This Article is From Jan 10, 2017

RBI Admits That On Notes Ban, It Followed Government's Lead

The government "advised" the RBI to scrap 500 and 1,000-rupee notes on the November 7


  • RBI offers explanation of notes ban to parliamentary panel
  • Felt notes ban would combat black money, terror-funding: RBI
  • Government advised notes ban on Nov 7, RBI ok-ed on Nov 8
New Delhi: The Reserve Bank of India or RBI has said that though it was the government that recommended cancelling high-denomination notes in November, the central bank felt that "such a proposal could not have come at a more opportune time." The government "advised" the RBI to scrap 500 and 1,000-rupee notes on the November 7, just a day later, the RBI board reviewed the proposal, and on November 8, Prime Minister Narendra Modi made the shock announcement of a demonetisation drive.

These disclosures have been made on paper by the RBI to a parliamentary panel - the Standing Committee on Finance - which is reviewing the notes ban.  Senior minister Piyush Goyal had earlier told parliament that the government had followed all rules and protocol in introducing the notes ban, though he did not say that it was the government that had floated the proposal to the RBI.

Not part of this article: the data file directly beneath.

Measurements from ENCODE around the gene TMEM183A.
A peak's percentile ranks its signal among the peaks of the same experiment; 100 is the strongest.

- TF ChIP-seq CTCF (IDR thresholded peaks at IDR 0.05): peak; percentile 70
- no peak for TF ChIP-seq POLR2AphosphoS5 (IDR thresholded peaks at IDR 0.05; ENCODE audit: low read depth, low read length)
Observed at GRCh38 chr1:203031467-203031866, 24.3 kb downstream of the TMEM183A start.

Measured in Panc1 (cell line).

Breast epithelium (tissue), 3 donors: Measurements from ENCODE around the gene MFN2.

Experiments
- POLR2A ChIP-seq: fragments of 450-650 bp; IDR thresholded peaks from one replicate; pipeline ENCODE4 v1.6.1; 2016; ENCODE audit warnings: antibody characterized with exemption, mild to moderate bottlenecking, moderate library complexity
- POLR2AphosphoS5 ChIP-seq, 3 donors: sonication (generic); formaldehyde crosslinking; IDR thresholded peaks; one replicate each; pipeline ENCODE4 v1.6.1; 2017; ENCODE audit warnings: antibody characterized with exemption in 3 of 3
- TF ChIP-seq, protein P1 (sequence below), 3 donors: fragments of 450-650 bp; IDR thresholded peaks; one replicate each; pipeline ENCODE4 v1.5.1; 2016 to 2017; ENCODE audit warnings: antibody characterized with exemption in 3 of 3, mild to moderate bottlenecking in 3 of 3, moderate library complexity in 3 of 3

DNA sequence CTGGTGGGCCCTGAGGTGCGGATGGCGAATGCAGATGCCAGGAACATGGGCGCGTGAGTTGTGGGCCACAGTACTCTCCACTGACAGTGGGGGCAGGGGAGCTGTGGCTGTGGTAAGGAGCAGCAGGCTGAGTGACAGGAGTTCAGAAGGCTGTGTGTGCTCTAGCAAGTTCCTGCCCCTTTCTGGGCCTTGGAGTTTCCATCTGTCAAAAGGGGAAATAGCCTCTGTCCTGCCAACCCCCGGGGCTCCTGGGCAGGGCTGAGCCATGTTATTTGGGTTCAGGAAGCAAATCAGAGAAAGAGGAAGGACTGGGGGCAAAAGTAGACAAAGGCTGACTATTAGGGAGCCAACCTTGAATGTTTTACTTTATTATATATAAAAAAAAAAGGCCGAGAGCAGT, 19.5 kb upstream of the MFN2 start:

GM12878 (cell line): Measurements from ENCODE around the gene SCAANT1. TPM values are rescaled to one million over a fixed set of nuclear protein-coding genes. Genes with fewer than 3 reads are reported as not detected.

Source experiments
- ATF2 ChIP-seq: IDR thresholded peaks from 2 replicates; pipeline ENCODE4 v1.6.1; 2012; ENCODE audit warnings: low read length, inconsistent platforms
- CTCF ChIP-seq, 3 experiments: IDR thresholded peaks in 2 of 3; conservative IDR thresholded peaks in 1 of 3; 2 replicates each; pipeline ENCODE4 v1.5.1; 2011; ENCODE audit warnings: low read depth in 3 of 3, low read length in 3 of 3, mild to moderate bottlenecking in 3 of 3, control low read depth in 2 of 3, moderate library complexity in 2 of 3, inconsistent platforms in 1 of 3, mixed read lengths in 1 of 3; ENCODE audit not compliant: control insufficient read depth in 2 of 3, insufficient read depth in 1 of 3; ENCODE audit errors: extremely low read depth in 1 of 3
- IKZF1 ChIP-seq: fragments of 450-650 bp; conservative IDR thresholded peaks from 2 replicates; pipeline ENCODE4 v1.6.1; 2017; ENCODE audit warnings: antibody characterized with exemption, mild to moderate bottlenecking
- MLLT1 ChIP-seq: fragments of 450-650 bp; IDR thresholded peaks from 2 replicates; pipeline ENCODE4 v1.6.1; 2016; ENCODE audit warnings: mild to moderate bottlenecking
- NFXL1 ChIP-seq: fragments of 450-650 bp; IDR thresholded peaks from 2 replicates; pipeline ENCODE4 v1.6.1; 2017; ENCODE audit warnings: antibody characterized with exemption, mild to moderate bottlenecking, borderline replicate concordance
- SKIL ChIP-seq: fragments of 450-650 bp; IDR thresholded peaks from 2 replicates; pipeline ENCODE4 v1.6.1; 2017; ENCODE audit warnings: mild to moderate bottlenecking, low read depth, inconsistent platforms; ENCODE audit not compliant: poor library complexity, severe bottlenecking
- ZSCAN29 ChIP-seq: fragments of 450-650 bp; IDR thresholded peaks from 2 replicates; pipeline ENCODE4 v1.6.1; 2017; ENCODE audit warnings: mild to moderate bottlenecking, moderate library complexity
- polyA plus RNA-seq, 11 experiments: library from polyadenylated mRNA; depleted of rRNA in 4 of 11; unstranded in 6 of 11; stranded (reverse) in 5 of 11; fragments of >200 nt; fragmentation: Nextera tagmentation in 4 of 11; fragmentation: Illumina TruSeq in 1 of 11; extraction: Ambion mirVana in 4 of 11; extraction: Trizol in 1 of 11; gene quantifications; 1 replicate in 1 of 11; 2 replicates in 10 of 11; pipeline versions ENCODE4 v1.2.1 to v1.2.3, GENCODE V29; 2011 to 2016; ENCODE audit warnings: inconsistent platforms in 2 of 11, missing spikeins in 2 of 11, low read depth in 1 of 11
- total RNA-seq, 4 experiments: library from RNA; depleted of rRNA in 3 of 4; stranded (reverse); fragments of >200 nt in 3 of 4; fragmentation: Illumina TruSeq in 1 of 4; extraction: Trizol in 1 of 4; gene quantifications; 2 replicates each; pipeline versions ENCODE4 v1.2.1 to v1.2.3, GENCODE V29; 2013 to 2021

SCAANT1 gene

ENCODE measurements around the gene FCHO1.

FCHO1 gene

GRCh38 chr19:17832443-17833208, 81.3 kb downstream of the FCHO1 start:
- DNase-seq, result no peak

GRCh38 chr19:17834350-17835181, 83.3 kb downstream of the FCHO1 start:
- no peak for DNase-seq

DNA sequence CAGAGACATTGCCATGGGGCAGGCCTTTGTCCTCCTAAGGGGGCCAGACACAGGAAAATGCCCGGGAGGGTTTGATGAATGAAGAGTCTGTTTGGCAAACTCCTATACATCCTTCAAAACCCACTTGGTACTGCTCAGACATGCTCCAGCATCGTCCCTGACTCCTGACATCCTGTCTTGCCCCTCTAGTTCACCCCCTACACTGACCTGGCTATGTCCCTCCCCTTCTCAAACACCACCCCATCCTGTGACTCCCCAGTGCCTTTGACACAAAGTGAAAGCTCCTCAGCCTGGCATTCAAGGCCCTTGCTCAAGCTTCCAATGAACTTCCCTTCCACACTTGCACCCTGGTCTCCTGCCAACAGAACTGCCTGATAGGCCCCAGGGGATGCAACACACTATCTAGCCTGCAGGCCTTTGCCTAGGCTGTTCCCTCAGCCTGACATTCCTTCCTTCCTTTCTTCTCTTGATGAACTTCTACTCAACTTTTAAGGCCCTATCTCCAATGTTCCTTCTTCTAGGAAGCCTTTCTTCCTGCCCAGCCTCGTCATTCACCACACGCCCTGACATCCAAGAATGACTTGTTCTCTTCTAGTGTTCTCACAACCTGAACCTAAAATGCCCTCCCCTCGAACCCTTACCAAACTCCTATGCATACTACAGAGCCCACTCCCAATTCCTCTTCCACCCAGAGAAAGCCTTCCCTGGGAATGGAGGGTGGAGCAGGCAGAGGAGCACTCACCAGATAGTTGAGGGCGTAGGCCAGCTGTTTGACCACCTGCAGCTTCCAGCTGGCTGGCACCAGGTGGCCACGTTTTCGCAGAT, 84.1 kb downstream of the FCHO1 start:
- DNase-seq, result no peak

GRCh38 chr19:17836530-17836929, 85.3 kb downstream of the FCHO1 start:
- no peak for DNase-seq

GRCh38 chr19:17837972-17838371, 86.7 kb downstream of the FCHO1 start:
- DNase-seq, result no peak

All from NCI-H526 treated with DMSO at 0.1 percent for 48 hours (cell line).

The central bank has been dealing with criticism that it compromised its autonomy by serving largely as a tag-along on the government's plans for a massive decision on currency.

The RBI has said that for several months, it had been in agreement with the government that introducing new notes would facilitate a crackdown on black money and terror-funding through counterfeited bills. In May, the RBI says, the government advised it to introduce Rs 2,000 notes.   

The abrupt withdrawal of notes that amounted to 86 percent of the currency in use triggered a countrywide shortage of cash. There still aren't enough new notes to meet demand, but the RBI has said that it felt there was enough currency to counter the impact of the notes ban.

On January 20, RBI Governor Urjit Patel has been summoned by another parliamentary panel to explain how demonetisation was decided and its impact on the economy.